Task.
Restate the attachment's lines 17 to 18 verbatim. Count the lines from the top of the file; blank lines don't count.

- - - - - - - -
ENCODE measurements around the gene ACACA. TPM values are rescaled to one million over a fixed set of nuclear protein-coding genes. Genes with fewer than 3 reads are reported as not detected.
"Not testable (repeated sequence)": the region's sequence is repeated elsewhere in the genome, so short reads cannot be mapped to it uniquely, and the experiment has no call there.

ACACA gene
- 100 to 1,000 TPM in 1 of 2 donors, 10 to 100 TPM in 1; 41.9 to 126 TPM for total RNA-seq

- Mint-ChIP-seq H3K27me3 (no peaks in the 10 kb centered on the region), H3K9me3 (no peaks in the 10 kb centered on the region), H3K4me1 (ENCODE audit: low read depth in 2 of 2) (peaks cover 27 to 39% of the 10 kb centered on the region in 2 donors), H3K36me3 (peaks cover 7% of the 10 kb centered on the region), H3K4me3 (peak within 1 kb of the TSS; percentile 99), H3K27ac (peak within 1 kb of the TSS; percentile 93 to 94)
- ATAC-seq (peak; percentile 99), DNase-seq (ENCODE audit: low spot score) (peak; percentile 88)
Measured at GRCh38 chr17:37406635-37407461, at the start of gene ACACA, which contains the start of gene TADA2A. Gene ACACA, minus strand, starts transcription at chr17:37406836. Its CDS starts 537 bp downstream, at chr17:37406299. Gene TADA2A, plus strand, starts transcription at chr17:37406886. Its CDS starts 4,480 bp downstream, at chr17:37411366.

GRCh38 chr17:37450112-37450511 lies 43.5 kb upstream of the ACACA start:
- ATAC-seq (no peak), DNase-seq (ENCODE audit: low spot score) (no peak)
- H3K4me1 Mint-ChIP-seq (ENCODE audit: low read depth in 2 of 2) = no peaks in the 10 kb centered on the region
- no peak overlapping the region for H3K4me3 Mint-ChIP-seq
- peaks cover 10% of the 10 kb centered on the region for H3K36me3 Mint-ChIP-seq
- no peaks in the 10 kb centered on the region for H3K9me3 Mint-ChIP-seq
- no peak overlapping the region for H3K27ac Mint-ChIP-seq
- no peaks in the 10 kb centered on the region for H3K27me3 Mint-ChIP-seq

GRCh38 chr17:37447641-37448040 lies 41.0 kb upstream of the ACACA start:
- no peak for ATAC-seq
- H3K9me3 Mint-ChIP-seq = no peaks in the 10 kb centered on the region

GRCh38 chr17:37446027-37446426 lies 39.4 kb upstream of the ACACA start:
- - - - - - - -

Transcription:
- no peak for ATAC-seq
- H3K9me3 Mint-ChIP-seq = no peaks in the 10 kb centered on the region